Anyway, I was really excited to see what DWR had planned for the event. When we arrived, they had about 4 Egg Chairs set up in the middle of the room with Swan Chairs in between and a few more Egg Chairs displayed in the windows. They served Deviled Eggs, Prosecco, Buffalo Wing and Chocolate Golden Eggs. Interesting Combination – but fun.

The excitement ended there and maybe I expected too much. I thought we’d be greeted at the door by someone welcoming us to the event, I thought the store would be a little more festive, I thought there would be more mingling, a give-away… nope. People walked into the store and didn’t realize they were at an event! An hour into the event, 3 people got up to speak very briefly about the history of the chair and that was it.

One hour, one glass of Prosecco and about 6 Deviled Eggs later, we left. We skipped the Buffalo Wings – not something you want to eat while sitting on an Egg Chair.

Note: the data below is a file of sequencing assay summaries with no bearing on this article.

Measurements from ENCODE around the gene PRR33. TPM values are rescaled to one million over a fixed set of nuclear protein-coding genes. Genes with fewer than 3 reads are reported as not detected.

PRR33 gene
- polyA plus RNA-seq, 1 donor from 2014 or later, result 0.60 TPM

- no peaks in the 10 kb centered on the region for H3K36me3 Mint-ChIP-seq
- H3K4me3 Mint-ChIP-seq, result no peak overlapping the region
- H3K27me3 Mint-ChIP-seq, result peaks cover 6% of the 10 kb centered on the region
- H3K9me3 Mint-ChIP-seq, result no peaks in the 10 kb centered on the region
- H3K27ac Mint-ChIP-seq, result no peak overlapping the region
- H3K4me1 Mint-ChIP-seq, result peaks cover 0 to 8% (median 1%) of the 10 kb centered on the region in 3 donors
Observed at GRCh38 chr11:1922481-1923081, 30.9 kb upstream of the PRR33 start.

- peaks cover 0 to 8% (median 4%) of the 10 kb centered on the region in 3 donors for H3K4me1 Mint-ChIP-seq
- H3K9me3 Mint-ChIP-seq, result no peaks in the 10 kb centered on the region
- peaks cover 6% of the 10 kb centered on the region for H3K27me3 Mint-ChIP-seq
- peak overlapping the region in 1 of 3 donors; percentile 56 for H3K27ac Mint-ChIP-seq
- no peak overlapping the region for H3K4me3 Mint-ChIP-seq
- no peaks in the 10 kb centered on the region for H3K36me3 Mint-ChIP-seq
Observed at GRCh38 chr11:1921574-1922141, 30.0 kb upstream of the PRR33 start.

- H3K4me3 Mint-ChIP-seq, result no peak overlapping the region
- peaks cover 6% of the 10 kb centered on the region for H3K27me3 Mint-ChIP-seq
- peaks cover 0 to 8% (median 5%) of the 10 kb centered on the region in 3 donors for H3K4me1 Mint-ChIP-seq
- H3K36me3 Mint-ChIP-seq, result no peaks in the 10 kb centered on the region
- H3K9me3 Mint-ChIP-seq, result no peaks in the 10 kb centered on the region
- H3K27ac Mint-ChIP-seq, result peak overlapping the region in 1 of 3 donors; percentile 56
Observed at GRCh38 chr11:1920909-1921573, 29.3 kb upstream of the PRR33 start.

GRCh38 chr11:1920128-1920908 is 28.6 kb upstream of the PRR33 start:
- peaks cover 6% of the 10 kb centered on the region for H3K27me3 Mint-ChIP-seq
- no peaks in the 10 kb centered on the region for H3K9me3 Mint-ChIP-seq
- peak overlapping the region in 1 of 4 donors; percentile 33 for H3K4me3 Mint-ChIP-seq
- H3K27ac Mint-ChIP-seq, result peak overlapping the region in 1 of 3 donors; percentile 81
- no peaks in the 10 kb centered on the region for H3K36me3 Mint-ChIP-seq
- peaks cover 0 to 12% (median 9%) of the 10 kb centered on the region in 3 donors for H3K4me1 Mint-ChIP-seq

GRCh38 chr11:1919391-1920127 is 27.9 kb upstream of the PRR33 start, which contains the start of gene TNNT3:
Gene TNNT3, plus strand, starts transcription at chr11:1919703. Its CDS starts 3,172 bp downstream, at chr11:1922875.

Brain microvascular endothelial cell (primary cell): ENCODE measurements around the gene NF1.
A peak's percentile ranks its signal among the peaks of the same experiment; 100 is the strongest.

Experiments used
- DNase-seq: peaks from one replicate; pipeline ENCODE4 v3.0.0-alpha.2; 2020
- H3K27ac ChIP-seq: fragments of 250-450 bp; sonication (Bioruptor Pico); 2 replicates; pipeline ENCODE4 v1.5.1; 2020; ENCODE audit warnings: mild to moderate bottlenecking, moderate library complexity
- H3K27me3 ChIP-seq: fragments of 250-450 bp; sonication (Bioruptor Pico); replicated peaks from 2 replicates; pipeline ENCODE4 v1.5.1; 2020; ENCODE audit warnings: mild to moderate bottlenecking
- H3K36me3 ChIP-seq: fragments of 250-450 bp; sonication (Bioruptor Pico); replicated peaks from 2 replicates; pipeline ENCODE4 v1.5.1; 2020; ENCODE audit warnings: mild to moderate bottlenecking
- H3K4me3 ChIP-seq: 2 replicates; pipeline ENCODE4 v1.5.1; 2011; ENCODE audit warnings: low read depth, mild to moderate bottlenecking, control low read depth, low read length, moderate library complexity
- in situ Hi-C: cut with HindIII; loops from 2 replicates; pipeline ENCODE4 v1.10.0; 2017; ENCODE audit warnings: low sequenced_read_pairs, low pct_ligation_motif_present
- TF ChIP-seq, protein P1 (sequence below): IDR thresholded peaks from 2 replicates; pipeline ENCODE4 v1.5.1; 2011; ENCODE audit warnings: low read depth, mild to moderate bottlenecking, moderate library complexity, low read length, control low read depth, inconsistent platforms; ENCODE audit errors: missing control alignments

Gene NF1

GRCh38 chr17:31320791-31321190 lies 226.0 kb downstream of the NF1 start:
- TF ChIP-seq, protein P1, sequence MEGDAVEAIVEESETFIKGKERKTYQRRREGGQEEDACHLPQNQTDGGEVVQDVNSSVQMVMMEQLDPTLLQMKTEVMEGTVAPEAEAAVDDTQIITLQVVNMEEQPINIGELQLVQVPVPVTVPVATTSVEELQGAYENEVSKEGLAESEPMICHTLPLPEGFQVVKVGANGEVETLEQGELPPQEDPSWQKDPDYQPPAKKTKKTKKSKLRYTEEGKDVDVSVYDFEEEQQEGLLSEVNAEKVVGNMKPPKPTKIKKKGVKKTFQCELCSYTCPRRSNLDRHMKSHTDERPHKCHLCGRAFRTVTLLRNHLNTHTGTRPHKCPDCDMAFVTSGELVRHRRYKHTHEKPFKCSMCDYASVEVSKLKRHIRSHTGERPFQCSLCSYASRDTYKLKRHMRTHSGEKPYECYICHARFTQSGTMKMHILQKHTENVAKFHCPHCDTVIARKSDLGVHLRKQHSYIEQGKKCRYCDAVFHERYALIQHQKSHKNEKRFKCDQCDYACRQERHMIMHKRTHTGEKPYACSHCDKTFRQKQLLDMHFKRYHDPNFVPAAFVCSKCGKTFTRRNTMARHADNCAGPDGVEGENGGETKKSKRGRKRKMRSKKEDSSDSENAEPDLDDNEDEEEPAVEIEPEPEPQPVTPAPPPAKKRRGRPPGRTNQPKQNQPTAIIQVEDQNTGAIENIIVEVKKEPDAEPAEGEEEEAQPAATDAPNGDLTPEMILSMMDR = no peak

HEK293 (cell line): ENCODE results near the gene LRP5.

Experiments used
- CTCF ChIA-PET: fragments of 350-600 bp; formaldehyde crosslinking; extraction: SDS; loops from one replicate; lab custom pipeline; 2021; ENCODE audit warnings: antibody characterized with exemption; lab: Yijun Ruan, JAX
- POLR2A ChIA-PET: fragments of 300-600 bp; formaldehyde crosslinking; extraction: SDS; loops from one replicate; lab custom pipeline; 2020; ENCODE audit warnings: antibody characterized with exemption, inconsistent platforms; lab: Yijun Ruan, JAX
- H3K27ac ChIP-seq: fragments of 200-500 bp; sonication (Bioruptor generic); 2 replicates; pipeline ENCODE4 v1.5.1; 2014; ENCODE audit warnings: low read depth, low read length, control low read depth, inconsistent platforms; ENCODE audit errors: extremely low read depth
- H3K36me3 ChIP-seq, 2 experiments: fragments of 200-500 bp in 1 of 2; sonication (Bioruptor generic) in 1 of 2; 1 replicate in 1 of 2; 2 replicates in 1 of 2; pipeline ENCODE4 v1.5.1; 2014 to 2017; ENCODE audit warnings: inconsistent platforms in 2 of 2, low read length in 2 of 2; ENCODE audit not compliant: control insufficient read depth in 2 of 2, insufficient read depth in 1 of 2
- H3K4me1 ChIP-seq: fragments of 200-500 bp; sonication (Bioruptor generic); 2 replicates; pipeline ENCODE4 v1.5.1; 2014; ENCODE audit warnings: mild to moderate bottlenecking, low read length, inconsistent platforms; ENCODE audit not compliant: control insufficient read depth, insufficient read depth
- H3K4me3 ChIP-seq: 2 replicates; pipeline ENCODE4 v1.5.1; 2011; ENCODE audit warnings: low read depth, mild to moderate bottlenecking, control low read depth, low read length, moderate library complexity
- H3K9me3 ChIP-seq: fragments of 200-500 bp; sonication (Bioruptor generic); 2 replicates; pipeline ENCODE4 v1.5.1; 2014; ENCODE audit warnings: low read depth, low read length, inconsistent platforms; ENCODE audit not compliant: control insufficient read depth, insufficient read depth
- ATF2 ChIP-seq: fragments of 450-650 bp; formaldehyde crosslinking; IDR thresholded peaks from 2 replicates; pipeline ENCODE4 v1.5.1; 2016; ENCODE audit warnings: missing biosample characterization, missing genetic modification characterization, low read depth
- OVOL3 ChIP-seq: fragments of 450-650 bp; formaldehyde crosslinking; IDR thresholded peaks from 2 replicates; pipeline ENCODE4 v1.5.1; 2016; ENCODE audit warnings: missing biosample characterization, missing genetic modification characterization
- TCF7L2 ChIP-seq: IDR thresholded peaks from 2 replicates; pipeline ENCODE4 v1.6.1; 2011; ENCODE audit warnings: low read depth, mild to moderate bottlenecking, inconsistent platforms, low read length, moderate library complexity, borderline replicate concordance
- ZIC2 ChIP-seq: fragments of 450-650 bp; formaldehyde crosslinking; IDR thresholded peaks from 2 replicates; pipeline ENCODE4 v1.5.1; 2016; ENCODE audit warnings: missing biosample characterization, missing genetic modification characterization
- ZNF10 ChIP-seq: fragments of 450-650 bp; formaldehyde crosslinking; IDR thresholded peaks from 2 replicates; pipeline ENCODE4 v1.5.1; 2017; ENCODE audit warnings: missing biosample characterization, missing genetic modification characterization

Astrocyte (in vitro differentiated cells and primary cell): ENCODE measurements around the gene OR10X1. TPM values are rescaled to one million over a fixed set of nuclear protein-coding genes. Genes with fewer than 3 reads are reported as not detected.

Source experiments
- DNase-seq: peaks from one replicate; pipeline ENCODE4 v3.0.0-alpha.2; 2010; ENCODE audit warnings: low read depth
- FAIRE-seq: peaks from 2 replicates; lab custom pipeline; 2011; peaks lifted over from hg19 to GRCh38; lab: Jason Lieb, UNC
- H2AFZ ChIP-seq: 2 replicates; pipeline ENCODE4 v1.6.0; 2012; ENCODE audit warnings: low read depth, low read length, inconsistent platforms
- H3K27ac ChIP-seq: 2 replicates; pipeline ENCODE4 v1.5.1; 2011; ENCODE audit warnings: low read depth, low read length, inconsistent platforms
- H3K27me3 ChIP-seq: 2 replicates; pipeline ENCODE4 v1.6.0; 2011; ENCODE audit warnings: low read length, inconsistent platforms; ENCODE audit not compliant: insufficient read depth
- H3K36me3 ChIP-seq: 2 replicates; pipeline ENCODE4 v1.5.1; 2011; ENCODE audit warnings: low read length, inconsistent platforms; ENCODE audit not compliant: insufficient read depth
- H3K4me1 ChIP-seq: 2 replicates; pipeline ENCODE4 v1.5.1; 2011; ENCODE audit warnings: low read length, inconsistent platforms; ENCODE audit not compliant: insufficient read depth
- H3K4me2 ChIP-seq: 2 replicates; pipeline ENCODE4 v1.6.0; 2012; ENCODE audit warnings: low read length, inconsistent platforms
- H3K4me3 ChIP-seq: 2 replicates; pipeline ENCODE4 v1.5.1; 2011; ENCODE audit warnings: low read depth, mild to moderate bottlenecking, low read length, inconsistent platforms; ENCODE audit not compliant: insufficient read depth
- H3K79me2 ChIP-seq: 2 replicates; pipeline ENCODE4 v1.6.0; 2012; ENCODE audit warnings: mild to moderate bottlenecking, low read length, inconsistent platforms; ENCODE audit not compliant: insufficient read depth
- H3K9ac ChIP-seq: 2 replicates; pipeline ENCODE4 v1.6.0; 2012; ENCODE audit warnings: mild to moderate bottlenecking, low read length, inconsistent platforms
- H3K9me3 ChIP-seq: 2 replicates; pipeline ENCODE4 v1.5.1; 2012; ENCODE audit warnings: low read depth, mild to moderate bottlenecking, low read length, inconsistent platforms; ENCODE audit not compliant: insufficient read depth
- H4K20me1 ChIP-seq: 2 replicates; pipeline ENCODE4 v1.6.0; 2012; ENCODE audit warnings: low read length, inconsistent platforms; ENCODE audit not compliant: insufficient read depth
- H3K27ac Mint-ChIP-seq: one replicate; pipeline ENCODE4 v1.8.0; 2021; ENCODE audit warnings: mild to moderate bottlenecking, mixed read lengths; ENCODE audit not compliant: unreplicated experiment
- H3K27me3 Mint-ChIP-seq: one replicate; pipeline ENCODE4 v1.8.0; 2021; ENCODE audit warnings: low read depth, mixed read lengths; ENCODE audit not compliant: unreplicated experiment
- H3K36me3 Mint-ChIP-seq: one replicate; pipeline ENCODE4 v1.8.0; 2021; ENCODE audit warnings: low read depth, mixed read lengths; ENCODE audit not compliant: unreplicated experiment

Disappointing, but any opportunity to spend quality time with my favorite chairs is still worth it.


SatyagrahaWhen I recently saw the poster for Philip Glass’ Satyagraha, I had no clue that the opera had been composed in 1980. With the Metropolitan Opera now trying to reach out to a younger crowd, posters that would be saved for the newest indie pop record was plastered in the Lower East Side on a phone booth.

I’m really freaking glad I saw it. Tickets are pretty expensive, but if you look closely, they have standing room only space that sells for as little as $15.

I’m so IN for peace. And so IN for Philip Glass. By the by, the image to the right is not the poster I saw. The poster I saw had the background image of Gandhi and a foreground filled with yellow letters exclaiming something along the lines of “what if an opera led you to non-violence” or something like this.

A Refreshing Subway Experience